UK Faces New Challenges for EU Exit

Weekly Report - 12/06/2017

Hung UK Parliament Increases Brexit Negotiation Headwinds, Sinking Pound


Prime Minister Theresa May’s plans to help consolidate power in the House of Commons backfired spectacularly last week after her Conservative Party’s majority was whittled away, creating the need to form a coalition government.  The resulting steep drop in the Pound reflected the heightened uncertainty with Brexit negotiations rapidly on the advance.

Last Week

Political factors continued to dominate financial market headlines last week after the UK general election results were tallied.  The loss of the Conservative’s majority in the lower house of UK Parliament could cause significant turmoil, with GBPUSD falling 300 pips before recovering modestly as a immediate kneejerk reaction to the “hung parliament.”

Staying in Europe, the latest Euro Area GDP results came in stronger than anticipated for the first quarter of 2017, with quarterly growth accelerating to 0.60% while annualized expansion climbed to 1.90%.  Nevertheless, the European Central Bank refrained from adjusting monetary policy for the period, instead downgrading the inflation outlook.

The Reserve Bank of Australia also opted to leave interest rates unchanged at a record low 1.50%.  Although the economy managed to avoid a recession, maintaining the non-recessionary streak, weak household spending and growth alongside gains in the housing market remain notable risk factors.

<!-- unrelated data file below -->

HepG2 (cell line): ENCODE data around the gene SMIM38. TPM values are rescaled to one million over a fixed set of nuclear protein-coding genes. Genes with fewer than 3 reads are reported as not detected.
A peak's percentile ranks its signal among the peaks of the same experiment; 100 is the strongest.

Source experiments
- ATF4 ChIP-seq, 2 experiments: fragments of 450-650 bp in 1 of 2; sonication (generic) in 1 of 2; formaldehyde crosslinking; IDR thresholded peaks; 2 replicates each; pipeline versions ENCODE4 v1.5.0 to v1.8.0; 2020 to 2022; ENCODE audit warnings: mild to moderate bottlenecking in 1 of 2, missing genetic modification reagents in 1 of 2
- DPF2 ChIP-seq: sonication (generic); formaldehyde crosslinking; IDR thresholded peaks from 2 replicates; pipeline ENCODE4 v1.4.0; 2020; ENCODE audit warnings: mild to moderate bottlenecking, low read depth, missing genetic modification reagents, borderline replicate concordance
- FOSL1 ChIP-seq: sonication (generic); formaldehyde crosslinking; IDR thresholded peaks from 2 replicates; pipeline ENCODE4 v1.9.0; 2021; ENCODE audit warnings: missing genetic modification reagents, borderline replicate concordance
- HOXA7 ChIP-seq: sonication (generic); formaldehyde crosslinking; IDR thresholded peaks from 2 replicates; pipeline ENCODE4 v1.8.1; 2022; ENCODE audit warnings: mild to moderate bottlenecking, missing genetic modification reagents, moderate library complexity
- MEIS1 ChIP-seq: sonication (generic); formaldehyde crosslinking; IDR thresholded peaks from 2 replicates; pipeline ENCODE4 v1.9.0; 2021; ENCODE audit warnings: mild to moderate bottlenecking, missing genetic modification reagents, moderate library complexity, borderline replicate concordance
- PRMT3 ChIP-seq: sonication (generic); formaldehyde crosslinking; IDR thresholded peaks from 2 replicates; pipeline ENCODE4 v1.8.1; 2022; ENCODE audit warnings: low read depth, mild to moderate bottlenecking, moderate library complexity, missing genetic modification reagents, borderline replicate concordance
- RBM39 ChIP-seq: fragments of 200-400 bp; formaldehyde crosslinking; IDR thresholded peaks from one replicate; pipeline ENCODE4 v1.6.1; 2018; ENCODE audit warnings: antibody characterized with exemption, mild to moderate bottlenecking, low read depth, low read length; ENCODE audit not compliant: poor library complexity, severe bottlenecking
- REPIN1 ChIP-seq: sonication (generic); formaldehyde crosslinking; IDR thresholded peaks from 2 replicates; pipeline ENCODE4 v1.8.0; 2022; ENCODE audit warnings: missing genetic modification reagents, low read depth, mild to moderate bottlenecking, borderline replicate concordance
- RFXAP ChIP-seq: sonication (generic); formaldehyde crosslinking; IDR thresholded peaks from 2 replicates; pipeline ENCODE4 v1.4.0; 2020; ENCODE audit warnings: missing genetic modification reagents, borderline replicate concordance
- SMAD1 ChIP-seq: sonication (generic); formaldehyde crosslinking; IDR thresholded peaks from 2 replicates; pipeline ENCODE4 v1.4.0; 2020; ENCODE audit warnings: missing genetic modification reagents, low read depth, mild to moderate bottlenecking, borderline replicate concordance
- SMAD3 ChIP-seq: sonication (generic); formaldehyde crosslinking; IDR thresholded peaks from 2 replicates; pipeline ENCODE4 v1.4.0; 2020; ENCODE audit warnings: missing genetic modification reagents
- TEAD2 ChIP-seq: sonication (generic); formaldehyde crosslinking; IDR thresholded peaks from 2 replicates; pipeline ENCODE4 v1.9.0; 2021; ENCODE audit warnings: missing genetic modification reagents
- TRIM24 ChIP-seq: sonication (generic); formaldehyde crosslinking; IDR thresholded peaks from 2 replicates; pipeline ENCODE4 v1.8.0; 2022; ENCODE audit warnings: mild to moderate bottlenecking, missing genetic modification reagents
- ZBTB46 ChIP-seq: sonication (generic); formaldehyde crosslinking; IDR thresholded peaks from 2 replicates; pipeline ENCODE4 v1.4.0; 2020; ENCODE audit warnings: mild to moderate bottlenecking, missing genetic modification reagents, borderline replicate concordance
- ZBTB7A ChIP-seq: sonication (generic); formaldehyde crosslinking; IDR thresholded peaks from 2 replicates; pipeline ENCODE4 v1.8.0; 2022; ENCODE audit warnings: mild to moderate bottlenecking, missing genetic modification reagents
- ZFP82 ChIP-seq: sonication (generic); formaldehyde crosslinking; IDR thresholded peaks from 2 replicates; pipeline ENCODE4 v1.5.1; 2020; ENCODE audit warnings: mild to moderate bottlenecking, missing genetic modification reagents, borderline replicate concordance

Shifting gears, China reported inflation and trade data, with the surplus rising month over month after  import and export increases surpassed market expectations.  While consumer price inflation managed to gain ground, producer price growth continued to decelerate.

Finally, Japanese GDP growth disappointed relative to forecasts after quarterly expansion was a tepid 0.30% and a more modest 1.30% pace of gains on an annualized basis.


The Week Ahead

With UK elections in the rearview mirror, the focus shifts towards upcoming decisions from key global central banks.  A major decision will arrive from the US Federal Open Market Committee which is expected to raise rates by 0.25%.  An important takeaway from the Fed’s statement will be the likelihood of an additional hike before the end of 2017.  Upcoming inflation figures could derail a more hawkish statement, with headline inflation forecast to slow to a 2.00% annualized pace as core inflation remains steady at 1.90%.

The Bank of England Monetary Policy Committee is also announcing interest rates, with no change to policy expected.  Following the election results, the Central Bank is likely to highlight their accommodative abilities.  While inflation is forecast to remain high at 2.70% annualized growth, the rate of monthly increases is slowing.

No major fireworks are anticipated during this month’s Swiss National Bank decision, with rates forecast to remain on hold at a record low -0.75%.  Until the ECB shifts its own stance, the SNB is unlikely to commit to any interest rates adjustments.

To cap off the week, the Bank of Japan will also be announcing its own monetary policy decision, with interest rates expected to be left unchanged as inflation remains well below the targeted levels.


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